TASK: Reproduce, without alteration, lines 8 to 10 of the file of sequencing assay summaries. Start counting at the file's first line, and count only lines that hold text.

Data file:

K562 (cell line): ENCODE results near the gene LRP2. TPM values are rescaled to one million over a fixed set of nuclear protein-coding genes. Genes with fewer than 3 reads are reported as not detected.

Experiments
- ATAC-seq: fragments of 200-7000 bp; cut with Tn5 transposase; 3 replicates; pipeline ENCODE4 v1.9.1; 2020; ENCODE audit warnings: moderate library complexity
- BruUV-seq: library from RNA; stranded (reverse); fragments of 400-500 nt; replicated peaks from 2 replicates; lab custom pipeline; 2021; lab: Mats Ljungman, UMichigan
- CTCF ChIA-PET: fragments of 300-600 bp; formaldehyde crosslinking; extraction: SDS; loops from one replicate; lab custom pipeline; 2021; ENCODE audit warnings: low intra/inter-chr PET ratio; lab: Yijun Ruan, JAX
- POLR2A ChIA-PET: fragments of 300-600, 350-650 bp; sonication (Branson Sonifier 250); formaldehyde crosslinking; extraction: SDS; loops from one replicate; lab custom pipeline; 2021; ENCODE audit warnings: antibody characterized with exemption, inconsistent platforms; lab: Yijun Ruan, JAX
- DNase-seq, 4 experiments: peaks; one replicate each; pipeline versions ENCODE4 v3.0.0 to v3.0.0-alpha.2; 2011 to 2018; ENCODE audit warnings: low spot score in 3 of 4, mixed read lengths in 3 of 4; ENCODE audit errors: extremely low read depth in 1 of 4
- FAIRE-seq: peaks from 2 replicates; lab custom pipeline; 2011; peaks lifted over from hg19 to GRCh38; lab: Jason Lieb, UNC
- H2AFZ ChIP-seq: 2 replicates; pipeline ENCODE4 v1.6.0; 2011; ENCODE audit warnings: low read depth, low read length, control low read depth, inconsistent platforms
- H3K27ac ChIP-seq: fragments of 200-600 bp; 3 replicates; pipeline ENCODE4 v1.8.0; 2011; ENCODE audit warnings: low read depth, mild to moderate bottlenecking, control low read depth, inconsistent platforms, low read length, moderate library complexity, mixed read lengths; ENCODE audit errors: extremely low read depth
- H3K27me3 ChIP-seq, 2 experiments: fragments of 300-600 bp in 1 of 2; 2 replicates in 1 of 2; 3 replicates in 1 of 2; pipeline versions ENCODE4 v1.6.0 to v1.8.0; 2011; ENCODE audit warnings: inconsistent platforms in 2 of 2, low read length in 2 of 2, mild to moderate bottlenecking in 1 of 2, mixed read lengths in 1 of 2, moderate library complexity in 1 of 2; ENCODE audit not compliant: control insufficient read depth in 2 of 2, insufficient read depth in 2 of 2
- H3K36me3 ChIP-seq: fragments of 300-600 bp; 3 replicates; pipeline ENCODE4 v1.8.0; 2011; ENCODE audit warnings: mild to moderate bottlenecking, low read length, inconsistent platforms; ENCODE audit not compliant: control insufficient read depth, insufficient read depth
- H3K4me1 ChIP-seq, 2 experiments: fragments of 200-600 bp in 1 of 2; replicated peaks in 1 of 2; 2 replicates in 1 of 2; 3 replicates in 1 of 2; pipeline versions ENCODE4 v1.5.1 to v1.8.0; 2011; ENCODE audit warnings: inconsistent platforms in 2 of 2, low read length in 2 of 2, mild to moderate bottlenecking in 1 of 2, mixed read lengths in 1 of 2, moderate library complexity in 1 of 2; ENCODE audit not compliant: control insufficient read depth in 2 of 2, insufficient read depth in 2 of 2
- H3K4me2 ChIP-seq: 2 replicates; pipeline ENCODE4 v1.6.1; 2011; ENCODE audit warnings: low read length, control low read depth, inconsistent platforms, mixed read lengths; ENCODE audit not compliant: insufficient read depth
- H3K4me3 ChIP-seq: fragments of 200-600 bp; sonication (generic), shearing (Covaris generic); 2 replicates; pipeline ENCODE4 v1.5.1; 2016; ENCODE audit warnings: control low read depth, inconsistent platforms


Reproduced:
- FAIRE-seq: peaks from 2 replicates; lab custom pipeline; 2011; peaks lifted over from hg19 to GRCh38; lab: Jason Lieb, UNC
- H2AFZ ChIP-seq: 2 replicates; pipeline ENCODE4 v1.6.0; 2011; ENCODE audit warnings: low read depth, low read length, control low read depth, inconsistent platforms
- H3K27ac ChIP-seq: fragments of 200-600 bp; 3 replicates; pipeline ENCODE4 v1.8.0; 2011; ENCODE audit warnings: low read depth, mild to moderate bottlenecking, control low read depth, inconsistent platforms, low read length, moderate library complexity, mixed read lengths; ENCODE audit errors: extremely low read depth